• Ionic hydrogenation refers to the general class of reactions involving the reduction of a • Samarium iodide effectively reduces aldehydes, ketones, and alkyl halides in the presence of carbonium ion intermediate, often generated by of a ketone, alkene, or a , with carboxylic acids and esters. a hydride donor. • Aldehydes are often reduced much more rapidly than ketones. • Generally, ionic hydrogenations are conducted with a proton donor in combination with a hydride donor. These components must react with the substrate faster than with each other. Girard, P.; Namy, J. L.; Kagan, H. B. J. Am. Chem. Soc. 1980, 102, 2693-2698. • Organosilanes and trifluoroacetic acid have proven to be one of the most useful reagent combinations for the ionic hydrogenation reaction. Molander, G. A. Chem. Rev. 1992, 92, 29-68.

• Carboxylic acids, esters, amides, and nitriles do not react with organosilanes and trifluoroacetic Soderquist, J. A. Aldrichimica Acta. 1991, 24, 15-23. acid. Alcohols, , alkyl halides, and olefins are sometimes reduced. • Examples

Kursanov, D. N.; Parnes, Z. N.; Loim, N. M. Synthesis 1974, 633-651.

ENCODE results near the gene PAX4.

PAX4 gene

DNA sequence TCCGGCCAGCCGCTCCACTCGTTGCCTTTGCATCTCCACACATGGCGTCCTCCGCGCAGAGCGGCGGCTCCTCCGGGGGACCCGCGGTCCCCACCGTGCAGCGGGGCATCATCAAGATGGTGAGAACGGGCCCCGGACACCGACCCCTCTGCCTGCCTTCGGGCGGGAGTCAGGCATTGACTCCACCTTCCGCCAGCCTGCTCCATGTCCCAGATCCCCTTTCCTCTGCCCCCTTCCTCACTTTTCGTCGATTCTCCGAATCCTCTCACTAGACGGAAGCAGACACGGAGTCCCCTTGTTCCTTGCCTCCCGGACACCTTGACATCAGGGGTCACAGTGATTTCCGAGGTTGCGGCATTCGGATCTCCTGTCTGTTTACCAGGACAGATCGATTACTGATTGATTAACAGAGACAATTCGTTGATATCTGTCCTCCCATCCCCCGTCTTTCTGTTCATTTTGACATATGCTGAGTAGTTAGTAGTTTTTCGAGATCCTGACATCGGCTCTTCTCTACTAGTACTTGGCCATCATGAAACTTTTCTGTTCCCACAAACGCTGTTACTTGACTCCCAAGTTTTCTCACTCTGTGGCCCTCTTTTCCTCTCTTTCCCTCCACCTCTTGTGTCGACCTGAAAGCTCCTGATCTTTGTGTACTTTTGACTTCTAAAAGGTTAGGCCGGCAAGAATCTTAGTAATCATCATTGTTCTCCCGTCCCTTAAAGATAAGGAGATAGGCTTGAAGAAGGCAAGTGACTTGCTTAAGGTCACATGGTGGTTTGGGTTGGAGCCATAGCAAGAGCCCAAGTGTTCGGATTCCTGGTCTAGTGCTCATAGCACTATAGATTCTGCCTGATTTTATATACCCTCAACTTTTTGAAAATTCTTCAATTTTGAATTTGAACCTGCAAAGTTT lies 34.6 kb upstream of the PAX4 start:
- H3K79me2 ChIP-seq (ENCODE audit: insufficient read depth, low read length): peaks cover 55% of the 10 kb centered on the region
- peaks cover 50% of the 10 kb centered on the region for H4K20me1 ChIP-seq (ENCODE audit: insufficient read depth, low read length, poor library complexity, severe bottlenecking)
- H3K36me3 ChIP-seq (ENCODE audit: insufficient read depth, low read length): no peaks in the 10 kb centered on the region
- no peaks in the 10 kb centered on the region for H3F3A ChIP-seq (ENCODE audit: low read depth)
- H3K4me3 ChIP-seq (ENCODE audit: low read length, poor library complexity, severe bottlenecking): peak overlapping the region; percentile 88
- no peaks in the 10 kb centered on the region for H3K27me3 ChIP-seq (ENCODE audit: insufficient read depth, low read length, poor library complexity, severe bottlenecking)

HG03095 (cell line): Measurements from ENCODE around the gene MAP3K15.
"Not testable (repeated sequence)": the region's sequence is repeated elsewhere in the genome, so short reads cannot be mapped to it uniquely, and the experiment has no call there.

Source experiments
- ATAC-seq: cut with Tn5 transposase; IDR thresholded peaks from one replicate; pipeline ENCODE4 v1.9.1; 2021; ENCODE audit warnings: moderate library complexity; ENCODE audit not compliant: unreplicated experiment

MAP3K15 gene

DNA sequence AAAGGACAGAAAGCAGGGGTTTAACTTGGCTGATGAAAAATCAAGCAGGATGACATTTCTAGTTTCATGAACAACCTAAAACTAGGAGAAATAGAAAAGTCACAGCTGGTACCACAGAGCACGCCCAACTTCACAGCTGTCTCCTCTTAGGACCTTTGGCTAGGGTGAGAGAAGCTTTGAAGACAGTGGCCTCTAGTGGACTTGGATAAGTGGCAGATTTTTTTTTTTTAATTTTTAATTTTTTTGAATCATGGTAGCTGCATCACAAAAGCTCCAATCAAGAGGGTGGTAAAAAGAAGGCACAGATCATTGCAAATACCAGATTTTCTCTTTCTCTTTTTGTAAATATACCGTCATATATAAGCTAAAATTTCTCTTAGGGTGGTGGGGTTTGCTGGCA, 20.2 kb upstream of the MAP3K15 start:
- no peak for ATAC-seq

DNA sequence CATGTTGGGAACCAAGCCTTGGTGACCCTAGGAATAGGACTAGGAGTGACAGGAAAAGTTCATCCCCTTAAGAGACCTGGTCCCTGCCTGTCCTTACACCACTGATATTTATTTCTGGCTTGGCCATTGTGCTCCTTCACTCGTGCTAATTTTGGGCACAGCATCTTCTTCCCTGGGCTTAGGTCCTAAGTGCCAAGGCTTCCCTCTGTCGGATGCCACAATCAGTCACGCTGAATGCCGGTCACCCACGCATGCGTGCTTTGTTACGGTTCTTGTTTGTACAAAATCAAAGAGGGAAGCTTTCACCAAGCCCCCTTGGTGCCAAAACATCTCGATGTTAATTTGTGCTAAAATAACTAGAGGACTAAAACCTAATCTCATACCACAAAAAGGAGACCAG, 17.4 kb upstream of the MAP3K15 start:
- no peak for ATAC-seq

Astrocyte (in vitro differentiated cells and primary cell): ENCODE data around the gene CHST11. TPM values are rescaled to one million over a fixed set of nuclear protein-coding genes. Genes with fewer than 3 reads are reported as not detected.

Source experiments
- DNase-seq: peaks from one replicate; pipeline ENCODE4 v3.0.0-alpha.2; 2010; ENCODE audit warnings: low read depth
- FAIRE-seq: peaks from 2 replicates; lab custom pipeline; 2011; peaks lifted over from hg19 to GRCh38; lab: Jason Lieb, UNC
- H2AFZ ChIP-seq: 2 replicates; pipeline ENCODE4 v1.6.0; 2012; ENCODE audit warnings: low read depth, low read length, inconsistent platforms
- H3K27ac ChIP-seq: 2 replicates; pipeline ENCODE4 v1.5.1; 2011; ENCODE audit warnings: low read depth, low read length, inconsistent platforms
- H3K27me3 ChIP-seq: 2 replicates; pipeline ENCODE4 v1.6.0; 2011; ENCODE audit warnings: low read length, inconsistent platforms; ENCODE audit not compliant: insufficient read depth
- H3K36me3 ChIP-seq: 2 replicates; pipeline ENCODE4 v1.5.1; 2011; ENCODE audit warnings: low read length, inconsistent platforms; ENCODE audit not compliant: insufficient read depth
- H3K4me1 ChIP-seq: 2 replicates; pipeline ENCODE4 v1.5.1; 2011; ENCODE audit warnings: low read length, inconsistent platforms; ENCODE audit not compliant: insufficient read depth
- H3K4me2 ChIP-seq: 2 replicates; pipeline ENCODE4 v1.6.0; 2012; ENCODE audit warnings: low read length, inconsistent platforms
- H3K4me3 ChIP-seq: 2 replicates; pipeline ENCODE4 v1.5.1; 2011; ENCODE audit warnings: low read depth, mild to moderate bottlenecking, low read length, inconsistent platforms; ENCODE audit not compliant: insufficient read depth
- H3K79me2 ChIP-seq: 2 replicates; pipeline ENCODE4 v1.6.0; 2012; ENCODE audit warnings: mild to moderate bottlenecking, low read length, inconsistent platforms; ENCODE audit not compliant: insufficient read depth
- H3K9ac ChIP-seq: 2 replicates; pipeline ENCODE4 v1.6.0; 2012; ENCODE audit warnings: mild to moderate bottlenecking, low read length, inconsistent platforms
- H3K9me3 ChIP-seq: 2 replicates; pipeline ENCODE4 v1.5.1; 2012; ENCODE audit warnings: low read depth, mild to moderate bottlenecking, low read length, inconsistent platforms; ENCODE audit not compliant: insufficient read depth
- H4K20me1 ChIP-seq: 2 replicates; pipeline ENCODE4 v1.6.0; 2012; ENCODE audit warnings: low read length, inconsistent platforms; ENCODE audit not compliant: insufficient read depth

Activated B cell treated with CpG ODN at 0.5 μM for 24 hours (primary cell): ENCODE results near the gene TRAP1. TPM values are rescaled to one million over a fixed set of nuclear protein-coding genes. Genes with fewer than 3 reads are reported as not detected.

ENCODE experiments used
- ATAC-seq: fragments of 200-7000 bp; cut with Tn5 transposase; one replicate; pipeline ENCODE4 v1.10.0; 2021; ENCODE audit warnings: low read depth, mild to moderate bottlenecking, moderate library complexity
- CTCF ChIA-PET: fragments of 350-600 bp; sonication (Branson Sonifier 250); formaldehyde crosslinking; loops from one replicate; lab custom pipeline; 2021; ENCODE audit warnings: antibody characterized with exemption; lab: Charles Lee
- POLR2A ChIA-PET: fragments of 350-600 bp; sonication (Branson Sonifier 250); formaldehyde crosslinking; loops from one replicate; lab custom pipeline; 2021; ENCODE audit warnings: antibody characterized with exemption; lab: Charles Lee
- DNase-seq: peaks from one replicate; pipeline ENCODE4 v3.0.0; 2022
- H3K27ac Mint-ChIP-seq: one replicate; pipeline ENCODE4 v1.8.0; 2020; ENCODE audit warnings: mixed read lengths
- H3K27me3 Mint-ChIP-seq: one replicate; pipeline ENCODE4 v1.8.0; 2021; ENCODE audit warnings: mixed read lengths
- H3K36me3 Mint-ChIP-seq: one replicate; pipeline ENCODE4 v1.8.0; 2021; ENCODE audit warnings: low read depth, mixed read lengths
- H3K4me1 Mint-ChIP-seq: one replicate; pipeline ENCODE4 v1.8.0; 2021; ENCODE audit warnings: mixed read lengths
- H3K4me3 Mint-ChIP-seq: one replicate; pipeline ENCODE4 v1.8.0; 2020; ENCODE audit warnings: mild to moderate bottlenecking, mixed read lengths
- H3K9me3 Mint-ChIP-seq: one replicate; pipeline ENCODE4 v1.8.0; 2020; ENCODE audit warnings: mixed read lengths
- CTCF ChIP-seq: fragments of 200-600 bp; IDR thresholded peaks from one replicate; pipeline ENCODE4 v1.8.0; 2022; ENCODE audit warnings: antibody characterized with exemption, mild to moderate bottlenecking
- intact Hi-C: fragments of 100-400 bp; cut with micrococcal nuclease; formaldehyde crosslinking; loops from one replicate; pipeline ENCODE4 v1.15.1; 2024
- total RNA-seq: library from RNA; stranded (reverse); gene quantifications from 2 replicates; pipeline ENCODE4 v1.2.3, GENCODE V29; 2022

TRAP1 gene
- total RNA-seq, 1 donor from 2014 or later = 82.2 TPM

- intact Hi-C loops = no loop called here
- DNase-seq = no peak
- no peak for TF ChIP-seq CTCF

H3C HO H3C Examples: O SmI2 H THF, H O • Ionic hydrogenation has been used to prepare ethers from the corresponding lactols. 2 OTBS OTBS

CO2CH3 CO2CH3 97% (86% de) H H O N O N Et3SiH, CF3CO2H

CH2Cl2, reflux CH3N CH3N Singh, A. K.; Bakshi, R. K.; Corey, E. J. J. Am. Chem. Soc. 1987, 109, 6187-6189. O >65% O OH • In the following example, a samarium-catalyzed Meerwein–Ponndorf–Verley reduction (±)-gelsemine successfully reduced the ketone to the alcohol where many other reductants failed.

Madin, A.; O'Donnell, C. J.; Oh, T.; Old, D. W.; Overman, L. E.; Sharp, M. J. Angew. Chem., Int. Ed. Engl. 1999, 38, 2934-2936. H3C H3C


Caron, S.; Do, N. M.; Sieser, J. E.; Arpin, P.; Vazquez, E. Org. Process Res. Dev. 2007, 11, Evans, D. A.; Kaldor, S. W.; Jones, T. K.; Clardy, J.; Stout, T. J. J. Am. Chem. Soc. 1990, 112, 1015–1024. 7001-7031.

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10 Myers Reduction Chem 115

R OH R CH3 O 1. 1,1'-thiocarbonyl-diimidazole, O Alcohol Alkane PhO N DMAP, CH2Cl2 PhO N O O 2. AIBN, Bu3SnH, toluene, 75 °C Barton Deoxygenation OH H 75% • -induced deoxygenation of O-thiocarbonate derivatives of alcohols in the presence of hydrogen-atom donors is a widely-used method for the preparation of an alkane from the corresponding alcohol. Nicolaou, K. C.; Hwang, C.-K.; Smith, A. L.; Wendeborn, S. V. J. Am. Chem. Soc. 1990, 112, 7416- • The Barton deoxygenation is a two-step process. In the initial step, the alcohol is acylated to 7418. generate an O-thiocarbonate derivative, which is then typically reduced by heating in an aprotic solvent in the presence of a hydrogen-atom donor. • In the following example, the radical generated during the deoxygenation reaction undergoes 6- exo-trig radical cyclization. • The method has been adapted for the deoxygenation of primary, secondary, and tertiary alcohols. In addition, monodeoxygenation of 1,2- and 1,3- has been achieved.